[FOM] The liar and the semantics of set theory (expansion)
Rupert McCallum
rupertmccallum at yahoo.com
Sun Sep 22 20:30:29 EDT 2002
--- Roger Bishop Jones <rbj at rbjones.com> wrote:
> On Saturday 21 September 2002 5:53 am, Rupert McCallum wrote:
>
> > (1) phi is *true iff ~phi is *false
> > (2) phi and ~phi are not both *true
>
> > In an earlier message I believe you suggested defining phi as *true
> iff
> > phi is true in V_kappa for at least one inaccessible kappa (note
> that
> > if the universe is pi-1,1-indescribable then truth implies *truth).
>
> No I didn't suggest that.
> (This idea was first mooted by you in an off-list message.)
> The closest I came was to consider interpreting set theory as
> about all standard models, but that would require an ALL where
> you have an ANY (which makes a big difference).
>
I see. Yep, definitely a much better idea. My apologies.
> If you say "at least one" then you get an unsatisfactory
> definition of truth.
> e.g. both a sentence and its negation might be true
> (e.g. the sentence "there exists an inaccessible ordinal"),
> and the conjunction of two true sentences is not necessarily true.
>
> > I suspect you would want to have properties (1) and (2) as further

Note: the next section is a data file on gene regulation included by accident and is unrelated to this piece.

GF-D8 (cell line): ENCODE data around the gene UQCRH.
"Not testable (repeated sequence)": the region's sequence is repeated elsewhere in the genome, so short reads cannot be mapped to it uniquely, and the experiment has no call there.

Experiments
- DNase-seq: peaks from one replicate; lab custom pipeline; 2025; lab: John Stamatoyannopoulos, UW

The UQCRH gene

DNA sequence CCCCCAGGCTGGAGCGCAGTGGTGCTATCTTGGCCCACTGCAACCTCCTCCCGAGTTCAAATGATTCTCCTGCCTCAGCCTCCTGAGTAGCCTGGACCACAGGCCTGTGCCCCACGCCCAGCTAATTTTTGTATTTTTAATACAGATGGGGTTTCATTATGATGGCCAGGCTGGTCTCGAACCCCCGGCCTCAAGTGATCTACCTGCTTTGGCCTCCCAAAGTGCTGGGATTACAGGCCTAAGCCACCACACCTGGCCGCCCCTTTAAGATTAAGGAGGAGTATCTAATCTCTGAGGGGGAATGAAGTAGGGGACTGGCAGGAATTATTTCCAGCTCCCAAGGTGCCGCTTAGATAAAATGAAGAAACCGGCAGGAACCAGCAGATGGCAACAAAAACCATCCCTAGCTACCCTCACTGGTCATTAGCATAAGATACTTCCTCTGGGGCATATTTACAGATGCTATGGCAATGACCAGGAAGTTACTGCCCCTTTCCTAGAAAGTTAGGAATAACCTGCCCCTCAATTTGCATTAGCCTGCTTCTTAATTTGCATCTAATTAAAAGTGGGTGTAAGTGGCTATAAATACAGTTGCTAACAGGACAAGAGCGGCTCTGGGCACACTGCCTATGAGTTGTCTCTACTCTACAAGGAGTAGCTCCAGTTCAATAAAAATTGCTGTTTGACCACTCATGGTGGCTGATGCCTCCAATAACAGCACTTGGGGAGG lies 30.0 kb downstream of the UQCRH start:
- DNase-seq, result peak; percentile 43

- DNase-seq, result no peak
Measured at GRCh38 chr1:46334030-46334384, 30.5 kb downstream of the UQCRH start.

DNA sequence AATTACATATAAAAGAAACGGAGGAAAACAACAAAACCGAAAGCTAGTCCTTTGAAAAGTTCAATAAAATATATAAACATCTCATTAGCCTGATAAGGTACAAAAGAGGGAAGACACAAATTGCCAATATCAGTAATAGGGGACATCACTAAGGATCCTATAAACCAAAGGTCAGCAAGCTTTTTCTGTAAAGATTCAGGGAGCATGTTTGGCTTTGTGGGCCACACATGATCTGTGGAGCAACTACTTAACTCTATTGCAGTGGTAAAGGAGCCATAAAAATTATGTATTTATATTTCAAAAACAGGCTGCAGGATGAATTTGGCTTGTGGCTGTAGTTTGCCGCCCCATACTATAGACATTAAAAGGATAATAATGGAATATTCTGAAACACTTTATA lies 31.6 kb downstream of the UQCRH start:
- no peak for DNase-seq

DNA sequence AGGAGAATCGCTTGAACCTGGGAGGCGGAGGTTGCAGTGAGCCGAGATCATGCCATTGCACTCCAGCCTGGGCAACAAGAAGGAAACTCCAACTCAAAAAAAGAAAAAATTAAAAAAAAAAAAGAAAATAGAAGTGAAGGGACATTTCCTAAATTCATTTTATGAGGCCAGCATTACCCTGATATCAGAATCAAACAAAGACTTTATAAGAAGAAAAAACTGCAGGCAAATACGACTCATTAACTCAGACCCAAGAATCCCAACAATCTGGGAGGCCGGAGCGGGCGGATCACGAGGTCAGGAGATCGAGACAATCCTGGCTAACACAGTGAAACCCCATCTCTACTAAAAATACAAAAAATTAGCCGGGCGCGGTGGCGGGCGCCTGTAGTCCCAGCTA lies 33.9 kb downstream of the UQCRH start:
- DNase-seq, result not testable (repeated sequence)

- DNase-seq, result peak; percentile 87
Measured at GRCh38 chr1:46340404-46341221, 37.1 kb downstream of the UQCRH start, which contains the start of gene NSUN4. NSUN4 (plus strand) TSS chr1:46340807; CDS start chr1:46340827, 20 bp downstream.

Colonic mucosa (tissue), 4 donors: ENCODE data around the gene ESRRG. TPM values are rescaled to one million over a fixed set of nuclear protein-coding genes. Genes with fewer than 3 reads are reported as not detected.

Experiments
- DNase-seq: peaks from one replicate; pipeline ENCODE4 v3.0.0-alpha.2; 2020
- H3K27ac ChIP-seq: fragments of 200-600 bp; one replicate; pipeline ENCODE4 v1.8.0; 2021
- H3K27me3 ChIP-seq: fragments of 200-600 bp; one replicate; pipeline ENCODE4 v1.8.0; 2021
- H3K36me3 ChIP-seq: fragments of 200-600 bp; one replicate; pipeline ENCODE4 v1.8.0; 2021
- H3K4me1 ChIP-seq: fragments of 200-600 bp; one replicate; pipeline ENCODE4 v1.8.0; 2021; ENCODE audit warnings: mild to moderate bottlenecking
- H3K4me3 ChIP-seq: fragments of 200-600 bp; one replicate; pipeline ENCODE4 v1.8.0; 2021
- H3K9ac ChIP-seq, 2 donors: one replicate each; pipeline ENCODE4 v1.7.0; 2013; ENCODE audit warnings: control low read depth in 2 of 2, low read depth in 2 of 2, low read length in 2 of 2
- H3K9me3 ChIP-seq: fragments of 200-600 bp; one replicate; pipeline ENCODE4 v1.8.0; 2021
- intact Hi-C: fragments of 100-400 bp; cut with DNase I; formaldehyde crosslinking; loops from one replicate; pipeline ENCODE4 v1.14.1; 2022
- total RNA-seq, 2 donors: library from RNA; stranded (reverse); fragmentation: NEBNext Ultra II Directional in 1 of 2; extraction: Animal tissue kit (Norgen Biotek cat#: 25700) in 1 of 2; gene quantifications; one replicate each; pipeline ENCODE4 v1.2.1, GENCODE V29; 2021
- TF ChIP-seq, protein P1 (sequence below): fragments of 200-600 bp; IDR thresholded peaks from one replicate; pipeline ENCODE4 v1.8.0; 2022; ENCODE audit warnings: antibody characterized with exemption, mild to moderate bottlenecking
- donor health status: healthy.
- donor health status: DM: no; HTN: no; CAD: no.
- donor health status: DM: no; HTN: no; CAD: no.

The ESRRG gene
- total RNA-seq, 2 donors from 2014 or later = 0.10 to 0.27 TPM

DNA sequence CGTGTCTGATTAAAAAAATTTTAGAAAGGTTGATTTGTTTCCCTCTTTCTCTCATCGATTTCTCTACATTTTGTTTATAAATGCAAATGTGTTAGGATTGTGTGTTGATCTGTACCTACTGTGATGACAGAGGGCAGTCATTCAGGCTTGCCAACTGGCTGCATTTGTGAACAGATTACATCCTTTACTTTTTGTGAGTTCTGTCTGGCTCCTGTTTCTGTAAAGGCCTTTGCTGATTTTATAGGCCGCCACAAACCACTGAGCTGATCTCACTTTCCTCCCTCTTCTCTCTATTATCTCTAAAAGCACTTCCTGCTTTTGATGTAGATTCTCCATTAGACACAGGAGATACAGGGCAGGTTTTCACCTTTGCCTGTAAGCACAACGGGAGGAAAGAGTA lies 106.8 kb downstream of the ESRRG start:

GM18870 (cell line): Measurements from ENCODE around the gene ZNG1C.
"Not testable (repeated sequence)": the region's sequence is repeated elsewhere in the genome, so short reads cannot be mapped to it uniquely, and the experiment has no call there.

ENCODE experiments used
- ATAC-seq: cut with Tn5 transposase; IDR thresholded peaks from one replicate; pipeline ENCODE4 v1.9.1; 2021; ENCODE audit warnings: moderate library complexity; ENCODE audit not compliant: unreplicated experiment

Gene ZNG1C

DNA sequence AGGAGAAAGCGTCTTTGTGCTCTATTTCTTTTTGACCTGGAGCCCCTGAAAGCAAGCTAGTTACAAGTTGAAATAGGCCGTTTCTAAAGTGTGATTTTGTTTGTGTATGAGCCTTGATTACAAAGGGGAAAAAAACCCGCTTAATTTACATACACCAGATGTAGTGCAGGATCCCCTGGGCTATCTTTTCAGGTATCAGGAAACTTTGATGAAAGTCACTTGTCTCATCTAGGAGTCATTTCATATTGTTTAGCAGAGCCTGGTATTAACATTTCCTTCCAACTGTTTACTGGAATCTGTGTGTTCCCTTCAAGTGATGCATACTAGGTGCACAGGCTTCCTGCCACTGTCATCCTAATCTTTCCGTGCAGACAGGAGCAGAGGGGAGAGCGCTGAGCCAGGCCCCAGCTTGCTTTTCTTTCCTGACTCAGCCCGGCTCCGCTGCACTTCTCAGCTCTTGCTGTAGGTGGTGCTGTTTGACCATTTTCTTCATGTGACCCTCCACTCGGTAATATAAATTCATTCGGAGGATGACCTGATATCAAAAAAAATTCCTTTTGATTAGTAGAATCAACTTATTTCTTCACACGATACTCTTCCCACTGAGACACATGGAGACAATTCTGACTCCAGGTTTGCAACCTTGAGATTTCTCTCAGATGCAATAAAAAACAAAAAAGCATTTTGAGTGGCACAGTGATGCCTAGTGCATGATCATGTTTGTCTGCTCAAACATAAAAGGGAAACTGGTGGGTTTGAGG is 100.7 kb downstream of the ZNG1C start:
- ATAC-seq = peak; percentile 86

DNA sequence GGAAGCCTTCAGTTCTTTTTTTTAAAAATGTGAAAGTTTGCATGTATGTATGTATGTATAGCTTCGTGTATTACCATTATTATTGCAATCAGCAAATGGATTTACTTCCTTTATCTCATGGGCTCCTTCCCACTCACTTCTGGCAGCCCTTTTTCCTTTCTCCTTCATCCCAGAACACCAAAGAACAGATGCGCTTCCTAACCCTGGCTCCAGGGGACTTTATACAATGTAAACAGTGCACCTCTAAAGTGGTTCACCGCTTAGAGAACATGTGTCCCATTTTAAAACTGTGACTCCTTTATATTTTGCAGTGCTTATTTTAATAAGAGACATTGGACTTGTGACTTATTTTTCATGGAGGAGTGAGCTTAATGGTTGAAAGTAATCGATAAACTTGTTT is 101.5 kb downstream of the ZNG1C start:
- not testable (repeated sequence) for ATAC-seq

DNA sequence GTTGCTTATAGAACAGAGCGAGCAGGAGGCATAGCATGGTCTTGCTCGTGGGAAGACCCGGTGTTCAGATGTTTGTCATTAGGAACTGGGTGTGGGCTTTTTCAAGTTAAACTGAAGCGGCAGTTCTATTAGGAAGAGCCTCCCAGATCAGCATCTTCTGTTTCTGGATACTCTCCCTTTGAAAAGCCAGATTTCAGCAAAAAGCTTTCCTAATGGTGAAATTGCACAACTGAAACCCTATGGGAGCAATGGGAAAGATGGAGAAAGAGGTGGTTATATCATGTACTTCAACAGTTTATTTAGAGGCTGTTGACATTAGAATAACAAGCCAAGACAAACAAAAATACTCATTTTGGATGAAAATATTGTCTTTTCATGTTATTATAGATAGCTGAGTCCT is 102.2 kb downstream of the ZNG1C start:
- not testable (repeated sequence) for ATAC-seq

> > constraints to put on your alternative semantics.
>
> Or something stronger.
>
> For example, suppose we require that the semantics be specified
> as some set of standard models of ZFC, so that truth of a sentence
> is truth in all the specified models and falsity as falsity in all
> the
> specified models.
> That's quite a strong constraint which I think implies your (1) and
> (2).
>
Yes, it does.
> Is it then true that there is no semantics (satisfying the
> constraint)
> such that set theory interpreted according to that semantics
> can define its own semantics?
If the class of models in question is definable, there will be a *truth
predicate. You are of course asking whether there is no *truth
*predicate.
If bivalence holds, the liar paradox goes through and there is no
*truth *predicate.
If not, let S be true in one of the "standard" models M and false in
another, N. Then S is independent of ZFC, and, assuming ZFC cannot
prove its own inconsistency, Con(ZFC+S) is independent of ZFC. If the
class of models includes a model of ZFC+~Con(ZFC+S), then in this model
S will be *false. Thus, if we assume
(1) if something is *true, it's *true that it's *true
(2) If S is neither *true nor *false, then the class of models includes
a model of ZFC+~Con(ZFC+S)
then "*truth in all 'standard' models" is a *truth *predicate.
On the assumption that ZFC cannot prove its own inconsistency, the
semantics you proposed where *truth equals ZFC-provability and
*falsehood equals ZFC-refutability satisfies these two conditions. As
you say, the liar paradox is blocked by failure of bivalence, so that
the sentence "I am *false" is neither *true nor *false. Indeed this is
precisely the point of Gödel's incompleteness argument.
It would be interesting to see what happens if we restrict ourselves to
well-founded models.
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